Despite the controversy surrounding the LIV Golf series, Adidas CEO Kasper Rorsted views it as part of a “normal evolution” of the sport, and plans on continuing to establish partnerships with individual players.
In its inaugural season, the breakaway competition has caused friction throughout the golfing world after it was marketed as a lucrative option for players. Many of the PGA Tour’s top players have been suspended over their participation in the breakaway competition.
Saudi Arabia’s sovereign wealth fund has funded LIV, and critics argue that the series serves to glorify the country, despite widespread human rights violations and suspected ties to 9/11 terrorists.
Now the PGA Tour faces an antitrust lawsuit from 11 players including Phil Mickelson and Ian Poulter for their suspension from the traditional North American tour.
Golfing legend and 15-time major champion Tiger Woods has turned down an offer of anywhere from $700 million to $800 million to join LIV Golf, its CEO revealed on Monday, saying that he disapproves of the series at last month’s Open Championship.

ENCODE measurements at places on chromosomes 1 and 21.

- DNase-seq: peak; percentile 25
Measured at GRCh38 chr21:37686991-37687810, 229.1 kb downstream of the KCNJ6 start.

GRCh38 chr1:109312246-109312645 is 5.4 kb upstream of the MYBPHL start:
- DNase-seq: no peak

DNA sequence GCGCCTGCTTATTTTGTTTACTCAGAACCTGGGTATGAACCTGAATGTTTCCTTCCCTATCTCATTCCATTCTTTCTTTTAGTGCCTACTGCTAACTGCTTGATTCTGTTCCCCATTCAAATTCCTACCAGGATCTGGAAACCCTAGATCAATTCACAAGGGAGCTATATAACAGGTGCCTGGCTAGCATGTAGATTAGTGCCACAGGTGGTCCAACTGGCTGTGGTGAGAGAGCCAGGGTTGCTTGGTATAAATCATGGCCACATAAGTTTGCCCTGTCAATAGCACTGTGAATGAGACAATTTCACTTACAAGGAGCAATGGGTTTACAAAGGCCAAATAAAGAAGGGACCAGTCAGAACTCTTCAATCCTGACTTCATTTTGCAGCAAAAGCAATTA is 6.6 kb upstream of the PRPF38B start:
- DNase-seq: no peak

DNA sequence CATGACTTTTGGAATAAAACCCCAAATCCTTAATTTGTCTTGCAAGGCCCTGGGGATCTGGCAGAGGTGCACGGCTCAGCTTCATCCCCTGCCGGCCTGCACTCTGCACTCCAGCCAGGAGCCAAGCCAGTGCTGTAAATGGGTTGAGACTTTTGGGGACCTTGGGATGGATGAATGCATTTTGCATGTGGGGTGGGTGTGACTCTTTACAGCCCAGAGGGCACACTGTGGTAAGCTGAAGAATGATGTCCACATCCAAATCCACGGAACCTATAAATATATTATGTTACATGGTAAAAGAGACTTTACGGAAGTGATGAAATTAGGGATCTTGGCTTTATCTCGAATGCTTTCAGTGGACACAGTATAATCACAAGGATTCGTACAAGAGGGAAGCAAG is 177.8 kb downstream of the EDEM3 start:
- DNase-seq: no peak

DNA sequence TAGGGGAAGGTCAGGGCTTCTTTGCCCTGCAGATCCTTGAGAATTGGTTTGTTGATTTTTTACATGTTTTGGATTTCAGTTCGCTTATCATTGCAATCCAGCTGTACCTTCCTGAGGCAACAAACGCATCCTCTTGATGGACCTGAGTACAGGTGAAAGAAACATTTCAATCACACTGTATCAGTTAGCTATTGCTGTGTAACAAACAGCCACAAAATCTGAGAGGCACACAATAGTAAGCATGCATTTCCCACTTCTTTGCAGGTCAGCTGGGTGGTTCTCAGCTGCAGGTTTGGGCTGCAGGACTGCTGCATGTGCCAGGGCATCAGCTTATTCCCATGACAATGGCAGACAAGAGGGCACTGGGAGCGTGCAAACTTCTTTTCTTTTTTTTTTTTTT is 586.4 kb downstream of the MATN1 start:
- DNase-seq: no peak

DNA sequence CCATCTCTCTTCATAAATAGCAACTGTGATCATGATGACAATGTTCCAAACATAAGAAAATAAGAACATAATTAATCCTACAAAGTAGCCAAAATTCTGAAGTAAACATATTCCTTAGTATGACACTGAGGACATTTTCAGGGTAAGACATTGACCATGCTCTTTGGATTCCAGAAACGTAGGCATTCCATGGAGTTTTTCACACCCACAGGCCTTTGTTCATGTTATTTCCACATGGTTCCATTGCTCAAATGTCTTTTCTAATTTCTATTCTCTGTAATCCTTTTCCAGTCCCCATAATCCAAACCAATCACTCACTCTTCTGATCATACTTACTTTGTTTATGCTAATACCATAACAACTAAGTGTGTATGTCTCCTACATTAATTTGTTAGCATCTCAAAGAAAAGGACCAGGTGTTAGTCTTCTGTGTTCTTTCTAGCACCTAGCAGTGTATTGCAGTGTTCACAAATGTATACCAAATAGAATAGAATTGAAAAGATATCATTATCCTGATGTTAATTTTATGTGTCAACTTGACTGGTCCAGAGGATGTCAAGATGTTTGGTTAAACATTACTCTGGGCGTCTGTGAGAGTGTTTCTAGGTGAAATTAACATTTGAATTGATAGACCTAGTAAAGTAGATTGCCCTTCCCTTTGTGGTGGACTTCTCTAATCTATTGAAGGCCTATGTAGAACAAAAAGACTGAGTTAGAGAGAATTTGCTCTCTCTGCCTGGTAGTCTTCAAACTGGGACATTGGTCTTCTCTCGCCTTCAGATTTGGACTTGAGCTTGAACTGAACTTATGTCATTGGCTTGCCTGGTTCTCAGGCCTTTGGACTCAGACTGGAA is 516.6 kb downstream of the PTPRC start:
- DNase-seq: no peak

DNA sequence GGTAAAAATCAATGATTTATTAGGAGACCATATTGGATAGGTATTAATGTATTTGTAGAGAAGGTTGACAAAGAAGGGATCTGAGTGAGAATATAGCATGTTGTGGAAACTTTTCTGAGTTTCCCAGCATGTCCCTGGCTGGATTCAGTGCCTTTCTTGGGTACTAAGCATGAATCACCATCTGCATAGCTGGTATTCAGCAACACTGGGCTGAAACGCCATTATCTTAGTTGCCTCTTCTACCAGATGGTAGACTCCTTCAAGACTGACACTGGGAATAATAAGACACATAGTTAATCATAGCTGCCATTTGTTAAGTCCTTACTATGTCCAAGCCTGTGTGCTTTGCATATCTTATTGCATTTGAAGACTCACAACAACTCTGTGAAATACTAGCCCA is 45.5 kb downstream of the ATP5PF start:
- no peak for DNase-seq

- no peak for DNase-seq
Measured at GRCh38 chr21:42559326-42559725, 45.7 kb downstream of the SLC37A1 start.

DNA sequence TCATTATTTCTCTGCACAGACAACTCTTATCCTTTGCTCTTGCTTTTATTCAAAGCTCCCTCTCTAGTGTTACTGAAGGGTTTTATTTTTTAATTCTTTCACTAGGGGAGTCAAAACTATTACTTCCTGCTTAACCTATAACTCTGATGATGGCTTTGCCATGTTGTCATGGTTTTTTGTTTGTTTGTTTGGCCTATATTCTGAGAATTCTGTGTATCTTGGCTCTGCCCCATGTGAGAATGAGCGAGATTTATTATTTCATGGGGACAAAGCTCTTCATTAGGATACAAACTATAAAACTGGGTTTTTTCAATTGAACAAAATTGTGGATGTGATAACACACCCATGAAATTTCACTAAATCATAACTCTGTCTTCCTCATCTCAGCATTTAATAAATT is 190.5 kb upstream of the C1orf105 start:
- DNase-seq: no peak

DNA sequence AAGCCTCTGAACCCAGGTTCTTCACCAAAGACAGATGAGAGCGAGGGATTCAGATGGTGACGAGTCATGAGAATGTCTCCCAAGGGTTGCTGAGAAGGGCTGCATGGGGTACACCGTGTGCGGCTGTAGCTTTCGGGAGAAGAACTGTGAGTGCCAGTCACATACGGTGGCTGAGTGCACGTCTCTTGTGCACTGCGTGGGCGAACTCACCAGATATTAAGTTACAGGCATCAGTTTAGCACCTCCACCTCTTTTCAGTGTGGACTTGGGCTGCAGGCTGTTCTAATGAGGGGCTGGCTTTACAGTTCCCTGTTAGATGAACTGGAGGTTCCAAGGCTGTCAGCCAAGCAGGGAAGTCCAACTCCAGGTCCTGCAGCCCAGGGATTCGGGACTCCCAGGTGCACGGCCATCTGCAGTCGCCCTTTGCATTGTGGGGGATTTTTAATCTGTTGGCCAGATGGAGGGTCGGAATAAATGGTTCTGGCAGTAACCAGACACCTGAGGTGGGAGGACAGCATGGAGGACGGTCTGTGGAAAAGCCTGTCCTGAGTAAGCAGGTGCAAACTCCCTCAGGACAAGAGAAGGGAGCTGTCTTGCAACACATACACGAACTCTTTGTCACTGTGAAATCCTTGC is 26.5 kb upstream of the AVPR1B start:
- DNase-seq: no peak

The CNBC segment followed Adidas’s quarterly earnings report and addressed Adidas’ decision to sponsor a team in the LIV series.
Asked for his opinion on the rebel tour, he said: “We think it is a normal evolution that is going on, and eventually it is the bodies who need to decide what they do. We have the same conversation when you look upon the Champions League or the World Cup with UEFA or FIFA.”
According to Rorsted, Adidas wishes to remain as sponsor of the individual.
“We have a very strong point of view of the players, and in essence, we want to make certain that we partner with the best player — we think that is how easy that is.”
Despite continued improvements in North America, Adidas’ second quarter operating profit declined 28% year over year due to a suspension of business in Russia, higher costs in supply chains and Covid-19 lockdowns in China.